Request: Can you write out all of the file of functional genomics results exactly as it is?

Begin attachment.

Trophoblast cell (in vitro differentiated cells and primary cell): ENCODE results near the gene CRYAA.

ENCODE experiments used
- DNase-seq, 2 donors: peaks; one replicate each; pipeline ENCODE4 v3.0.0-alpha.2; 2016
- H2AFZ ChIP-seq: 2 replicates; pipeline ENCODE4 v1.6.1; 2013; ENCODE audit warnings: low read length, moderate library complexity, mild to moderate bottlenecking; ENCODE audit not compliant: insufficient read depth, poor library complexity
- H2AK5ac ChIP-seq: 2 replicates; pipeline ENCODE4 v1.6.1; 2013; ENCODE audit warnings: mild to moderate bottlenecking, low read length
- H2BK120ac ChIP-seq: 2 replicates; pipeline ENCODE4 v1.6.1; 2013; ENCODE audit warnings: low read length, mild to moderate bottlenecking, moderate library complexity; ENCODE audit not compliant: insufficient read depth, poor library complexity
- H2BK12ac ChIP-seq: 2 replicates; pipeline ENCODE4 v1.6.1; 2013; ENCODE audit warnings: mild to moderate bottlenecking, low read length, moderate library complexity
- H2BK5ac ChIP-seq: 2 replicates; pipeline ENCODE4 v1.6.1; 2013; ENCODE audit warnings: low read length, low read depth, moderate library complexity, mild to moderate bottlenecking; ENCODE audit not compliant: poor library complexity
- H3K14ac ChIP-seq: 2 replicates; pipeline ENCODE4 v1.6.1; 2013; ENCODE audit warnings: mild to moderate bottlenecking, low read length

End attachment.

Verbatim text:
Trophoblast cell (in vitro differentiated cells and primary cell): ENCODE results near the gene CRYAA.

ENCODE experiments used
- DNase-seq, 2 donors: peaks; one replicate each; pipeline ENCODE4 v3.0.0-alpha.2; 2016
- H2AFZ ChIP-seq: 2 replicates; pipeline ENCODE4 v1.6.1; 2013; ENCODE audit warnings: low read length, moderate library complexity, mild to moderate bottlenecking; ENCODE audit not compliant: insufficient read depth, poor library complexity
- H2AK5ac ChIP-seq: 2 replicates; pipeline ENCODE4 v1.6.1; 2013; ENCODE audit warnings: mild to moderate bottlenecking, low read length
- H2BK120ac ChIP-seq: 2 replicates; pipeline ENCODE4 v1.6.1; 2013; ENCODE audit warnings: low read length, mild to moderate bottlenecking, moderate library complexity; ENCODE audit not compliant: insufficient read depth, poor library complexity
- H2BK12ac ChIP-seq: 2 replicates; pipeline ENCODE4 v1.6.1; 2013; ENCODE audit warnings: mild to moderate bottlenecking, low read length, moderate library complexity
- H2BK5ac ChIP-seq: 2 replicates; pipeline ENCODE4 v1.6.1; 2013; ENCODE audit warnings: low read length, low read depth, moderate library complexity, mild to moderate bottlenecking; ENCODE audit not compliant: poor library complexity
- H3K14ac ChIP-seq: 2 replicates; pipeline ENCODE4 v1.6.1; 2013; ENCODE audit warnings: mild to moderate bottlenecking, low read length